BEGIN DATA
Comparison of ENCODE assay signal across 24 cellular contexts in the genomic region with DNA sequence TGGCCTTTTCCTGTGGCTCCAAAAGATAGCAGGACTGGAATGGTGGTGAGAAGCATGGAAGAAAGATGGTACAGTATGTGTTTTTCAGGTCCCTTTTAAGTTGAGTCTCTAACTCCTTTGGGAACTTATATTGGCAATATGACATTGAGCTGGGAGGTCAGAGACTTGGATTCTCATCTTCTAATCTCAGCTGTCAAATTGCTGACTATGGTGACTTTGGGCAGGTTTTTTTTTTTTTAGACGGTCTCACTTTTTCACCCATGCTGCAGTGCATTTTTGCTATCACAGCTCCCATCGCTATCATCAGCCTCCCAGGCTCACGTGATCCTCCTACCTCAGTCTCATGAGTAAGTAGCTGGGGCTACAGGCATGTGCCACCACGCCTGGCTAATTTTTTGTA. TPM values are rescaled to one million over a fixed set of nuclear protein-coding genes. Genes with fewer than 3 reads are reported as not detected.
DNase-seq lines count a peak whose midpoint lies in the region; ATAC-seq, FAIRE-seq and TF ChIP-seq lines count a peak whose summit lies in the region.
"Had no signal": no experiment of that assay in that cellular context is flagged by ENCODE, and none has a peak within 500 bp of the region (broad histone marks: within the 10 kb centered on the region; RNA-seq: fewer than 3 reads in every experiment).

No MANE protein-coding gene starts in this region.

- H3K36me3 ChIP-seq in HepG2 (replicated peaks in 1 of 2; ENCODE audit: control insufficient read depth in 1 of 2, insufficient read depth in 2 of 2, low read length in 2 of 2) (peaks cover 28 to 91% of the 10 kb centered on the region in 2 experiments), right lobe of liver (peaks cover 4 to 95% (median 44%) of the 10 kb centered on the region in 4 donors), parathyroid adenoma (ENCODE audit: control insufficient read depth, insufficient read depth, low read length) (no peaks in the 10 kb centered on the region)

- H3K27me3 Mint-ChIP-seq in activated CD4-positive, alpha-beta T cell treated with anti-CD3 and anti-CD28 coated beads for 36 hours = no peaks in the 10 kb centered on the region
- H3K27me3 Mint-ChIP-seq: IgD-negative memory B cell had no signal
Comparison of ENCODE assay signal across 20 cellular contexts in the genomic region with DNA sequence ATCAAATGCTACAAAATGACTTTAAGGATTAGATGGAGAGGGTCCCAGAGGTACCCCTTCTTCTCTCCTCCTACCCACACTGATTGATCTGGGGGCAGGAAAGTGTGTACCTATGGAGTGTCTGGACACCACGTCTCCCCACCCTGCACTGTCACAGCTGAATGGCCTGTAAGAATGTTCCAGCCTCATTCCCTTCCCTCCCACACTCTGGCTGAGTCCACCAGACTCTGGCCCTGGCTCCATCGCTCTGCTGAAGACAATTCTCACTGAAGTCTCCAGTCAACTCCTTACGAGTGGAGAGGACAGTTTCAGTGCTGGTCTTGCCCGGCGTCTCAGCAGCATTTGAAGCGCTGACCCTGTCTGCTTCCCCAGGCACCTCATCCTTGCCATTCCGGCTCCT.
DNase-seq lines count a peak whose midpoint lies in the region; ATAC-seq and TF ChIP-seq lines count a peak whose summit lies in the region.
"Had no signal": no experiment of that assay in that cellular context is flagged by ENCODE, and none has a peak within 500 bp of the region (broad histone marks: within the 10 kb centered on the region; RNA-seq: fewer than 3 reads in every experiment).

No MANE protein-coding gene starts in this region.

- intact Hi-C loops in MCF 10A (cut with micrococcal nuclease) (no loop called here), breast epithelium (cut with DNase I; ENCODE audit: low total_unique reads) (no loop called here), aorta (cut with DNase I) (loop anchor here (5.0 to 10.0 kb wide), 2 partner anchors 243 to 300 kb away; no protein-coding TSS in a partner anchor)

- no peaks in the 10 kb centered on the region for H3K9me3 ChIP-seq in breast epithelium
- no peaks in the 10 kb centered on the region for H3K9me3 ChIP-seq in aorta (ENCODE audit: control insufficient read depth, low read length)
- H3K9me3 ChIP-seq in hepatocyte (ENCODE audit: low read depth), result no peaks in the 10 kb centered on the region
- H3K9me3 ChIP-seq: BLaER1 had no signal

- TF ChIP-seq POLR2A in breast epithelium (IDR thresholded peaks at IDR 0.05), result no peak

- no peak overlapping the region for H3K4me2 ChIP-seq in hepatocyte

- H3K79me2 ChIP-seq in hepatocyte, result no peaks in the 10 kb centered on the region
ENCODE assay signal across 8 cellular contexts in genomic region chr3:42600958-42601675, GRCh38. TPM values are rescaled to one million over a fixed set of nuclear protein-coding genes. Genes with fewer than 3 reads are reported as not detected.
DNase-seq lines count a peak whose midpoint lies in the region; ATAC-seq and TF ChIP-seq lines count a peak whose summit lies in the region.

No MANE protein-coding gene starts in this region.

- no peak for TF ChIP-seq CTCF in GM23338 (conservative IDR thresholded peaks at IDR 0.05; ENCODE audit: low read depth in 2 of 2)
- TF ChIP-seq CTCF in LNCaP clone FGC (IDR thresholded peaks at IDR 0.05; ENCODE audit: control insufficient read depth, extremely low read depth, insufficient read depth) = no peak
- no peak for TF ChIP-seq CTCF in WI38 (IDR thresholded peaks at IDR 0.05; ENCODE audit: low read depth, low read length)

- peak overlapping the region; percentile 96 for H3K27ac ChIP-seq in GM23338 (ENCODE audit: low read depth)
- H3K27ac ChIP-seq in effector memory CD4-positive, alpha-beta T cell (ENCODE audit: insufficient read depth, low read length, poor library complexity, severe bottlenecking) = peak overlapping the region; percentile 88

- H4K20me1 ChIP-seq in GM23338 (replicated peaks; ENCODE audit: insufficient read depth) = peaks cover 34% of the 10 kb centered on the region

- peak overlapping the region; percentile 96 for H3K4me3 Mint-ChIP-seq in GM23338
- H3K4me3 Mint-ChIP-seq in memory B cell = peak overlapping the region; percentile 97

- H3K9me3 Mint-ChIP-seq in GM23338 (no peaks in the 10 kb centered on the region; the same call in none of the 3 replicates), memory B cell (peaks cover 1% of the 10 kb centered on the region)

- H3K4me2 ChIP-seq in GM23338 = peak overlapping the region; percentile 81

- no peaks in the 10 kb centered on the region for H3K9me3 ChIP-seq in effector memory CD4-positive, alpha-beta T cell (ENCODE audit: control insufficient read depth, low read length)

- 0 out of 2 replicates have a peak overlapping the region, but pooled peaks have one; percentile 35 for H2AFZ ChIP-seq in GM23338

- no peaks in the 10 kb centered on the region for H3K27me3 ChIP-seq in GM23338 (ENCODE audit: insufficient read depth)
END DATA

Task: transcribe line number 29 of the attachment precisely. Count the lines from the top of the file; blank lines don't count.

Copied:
- peak overlapping the region; percentile 96 for H3K4me3 Mint-ChIP-seq in GM23338